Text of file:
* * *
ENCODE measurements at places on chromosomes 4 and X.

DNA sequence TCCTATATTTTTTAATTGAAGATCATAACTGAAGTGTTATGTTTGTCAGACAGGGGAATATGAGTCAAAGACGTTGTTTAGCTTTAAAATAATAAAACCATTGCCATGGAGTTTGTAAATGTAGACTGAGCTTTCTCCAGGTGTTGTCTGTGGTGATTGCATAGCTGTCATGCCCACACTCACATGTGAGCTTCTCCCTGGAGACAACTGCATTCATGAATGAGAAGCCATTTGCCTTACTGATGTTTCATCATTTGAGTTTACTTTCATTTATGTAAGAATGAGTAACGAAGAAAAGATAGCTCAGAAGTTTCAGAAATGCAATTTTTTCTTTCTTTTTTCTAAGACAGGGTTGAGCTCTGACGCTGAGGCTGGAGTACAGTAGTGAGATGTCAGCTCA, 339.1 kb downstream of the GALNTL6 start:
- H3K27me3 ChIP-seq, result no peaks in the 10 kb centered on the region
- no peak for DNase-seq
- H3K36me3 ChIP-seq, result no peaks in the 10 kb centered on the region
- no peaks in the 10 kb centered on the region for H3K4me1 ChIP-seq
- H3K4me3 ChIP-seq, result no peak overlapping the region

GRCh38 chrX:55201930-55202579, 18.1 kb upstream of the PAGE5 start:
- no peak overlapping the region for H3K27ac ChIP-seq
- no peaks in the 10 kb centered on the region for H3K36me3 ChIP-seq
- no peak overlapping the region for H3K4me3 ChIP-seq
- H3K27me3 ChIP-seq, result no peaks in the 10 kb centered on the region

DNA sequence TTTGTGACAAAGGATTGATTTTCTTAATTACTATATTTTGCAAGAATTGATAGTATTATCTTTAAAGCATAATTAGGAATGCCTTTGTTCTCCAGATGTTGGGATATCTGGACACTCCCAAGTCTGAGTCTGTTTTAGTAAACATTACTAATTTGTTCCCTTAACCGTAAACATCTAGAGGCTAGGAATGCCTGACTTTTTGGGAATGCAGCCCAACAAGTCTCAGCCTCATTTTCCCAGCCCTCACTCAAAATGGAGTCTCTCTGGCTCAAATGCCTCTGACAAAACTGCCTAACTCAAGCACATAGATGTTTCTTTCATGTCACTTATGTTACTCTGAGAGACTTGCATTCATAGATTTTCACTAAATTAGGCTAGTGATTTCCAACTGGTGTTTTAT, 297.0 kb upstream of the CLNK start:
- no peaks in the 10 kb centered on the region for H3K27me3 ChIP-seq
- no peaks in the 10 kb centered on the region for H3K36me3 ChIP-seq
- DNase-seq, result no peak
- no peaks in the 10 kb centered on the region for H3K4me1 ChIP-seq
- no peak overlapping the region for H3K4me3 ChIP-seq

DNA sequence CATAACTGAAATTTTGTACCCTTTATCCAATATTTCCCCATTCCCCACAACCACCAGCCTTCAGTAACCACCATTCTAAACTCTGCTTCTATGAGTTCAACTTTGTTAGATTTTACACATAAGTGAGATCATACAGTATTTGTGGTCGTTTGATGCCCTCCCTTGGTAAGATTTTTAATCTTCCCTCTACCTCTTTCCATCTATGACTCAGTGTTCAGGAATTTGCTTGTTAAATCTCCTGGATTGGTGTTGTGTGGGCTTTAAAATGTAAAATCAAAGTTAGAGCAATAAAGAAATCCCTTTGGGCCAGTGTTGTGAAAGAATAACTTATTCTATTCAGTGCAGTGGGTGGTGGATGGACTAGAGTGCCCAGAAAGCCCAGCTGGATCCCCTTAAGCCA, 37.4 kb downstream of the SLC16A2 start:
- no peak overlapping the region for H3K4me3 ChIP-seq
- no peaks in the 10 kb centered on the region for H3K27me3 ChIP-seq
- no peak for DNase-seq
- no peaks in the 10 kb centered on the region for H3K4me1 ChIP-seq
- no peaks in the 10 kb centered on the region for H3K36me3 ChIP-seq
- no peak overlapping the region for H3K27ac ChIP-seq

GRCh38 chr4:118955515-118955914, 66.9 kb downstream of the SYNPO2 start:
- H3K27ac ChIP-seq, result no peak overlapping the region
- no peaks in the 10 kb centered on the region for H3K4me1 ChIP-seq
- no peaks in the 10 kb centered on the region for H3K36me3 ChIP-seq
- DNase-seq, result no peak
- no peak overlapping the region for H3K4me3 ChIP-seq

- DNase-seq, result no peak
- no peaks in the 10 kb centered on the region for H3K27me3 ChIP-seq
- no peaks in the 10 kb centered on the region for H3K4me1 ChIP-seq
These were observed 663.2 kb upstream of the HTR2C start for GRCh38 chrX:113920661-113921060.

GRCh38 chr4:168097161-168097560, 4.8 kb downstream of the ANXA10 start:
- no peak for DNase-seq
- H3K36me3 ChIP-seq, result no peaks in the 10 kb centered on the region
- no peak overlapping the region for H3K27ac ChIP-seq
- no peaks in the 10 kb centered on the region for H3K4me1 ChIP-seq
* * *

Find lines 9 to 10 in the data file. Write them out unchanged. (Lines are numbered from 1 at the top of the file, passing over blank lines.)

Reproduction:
- no peak overlapping the region for H3K27ac ChIP-seq
- no peaks in the 10 kb centered on the region for H3K36me3 ChIP-seq